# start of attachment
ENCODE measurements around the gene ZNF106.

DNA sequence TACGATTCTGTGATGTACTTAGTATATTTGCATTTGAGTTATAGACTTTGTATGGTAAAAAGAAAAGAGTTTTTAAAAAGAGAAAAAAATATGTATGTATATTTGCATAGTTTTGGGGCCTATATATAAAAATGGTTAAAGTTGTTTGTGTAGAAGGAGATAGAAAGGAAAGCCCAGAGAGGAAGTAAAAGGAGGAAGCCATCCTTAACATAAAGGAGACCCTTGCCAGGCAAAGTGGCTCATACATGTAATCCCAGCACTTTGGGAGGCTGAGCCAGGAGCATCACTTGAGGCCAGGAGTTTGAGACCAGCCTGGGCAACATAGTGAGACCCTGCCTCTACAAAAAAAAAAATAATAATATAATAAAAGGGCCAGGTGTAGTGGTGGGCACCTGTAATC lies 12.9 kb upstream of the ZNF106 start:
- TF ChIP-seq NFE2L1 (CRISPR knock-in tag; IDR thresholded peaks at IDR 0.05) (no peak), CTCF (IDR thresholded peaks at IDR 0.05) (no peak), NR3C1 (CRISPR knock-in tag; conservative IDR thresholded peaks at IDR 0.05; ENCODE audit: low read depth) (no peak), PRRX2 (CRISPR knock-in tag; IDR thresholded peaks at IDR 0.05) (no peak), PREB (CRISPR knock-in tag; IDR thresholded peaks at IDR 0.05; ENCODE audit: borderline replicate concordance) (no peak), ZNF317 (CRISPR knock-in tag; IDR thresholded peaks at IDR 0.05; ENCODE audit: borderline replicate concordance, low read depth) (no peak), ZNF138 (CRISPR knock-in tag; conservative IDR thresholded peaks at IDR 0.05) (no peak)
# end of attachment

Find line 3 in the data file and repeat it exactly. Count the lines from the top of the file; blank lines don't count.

- TF ChIP-seq NFE2L1 (CRISPR knock-in tag; IDR thresholded peaks at IDR 0.05) (no peak), CTCF (IDR thresholded peaks at IDR 0.05) (no peak), NR3C1 (CRISPR knock-in tag; conservative IDR thresholded peaks at IDR 0.05; ENCODE audit: low read depth) (no peak), PRRX2 (CRISPR knock-in tag; IDR thresholded peaks at IDR 0.05) (no peak), PREB (CRISPR knock-in tag; IDR thresholded peaks at IDR 0.05; ENCODE audit: borderline replicate concordance) (no peak), ZNF317 (CRISPR knock-in tag; IDR thresholded peaks at IDR 0.05; ENCODE audit: borderline replicate concordance, low read depth) (no peak), ZNF138 (CRISPR knock-in tag; conservative IDR thresholded peaks at IDR 0.05) (no peak)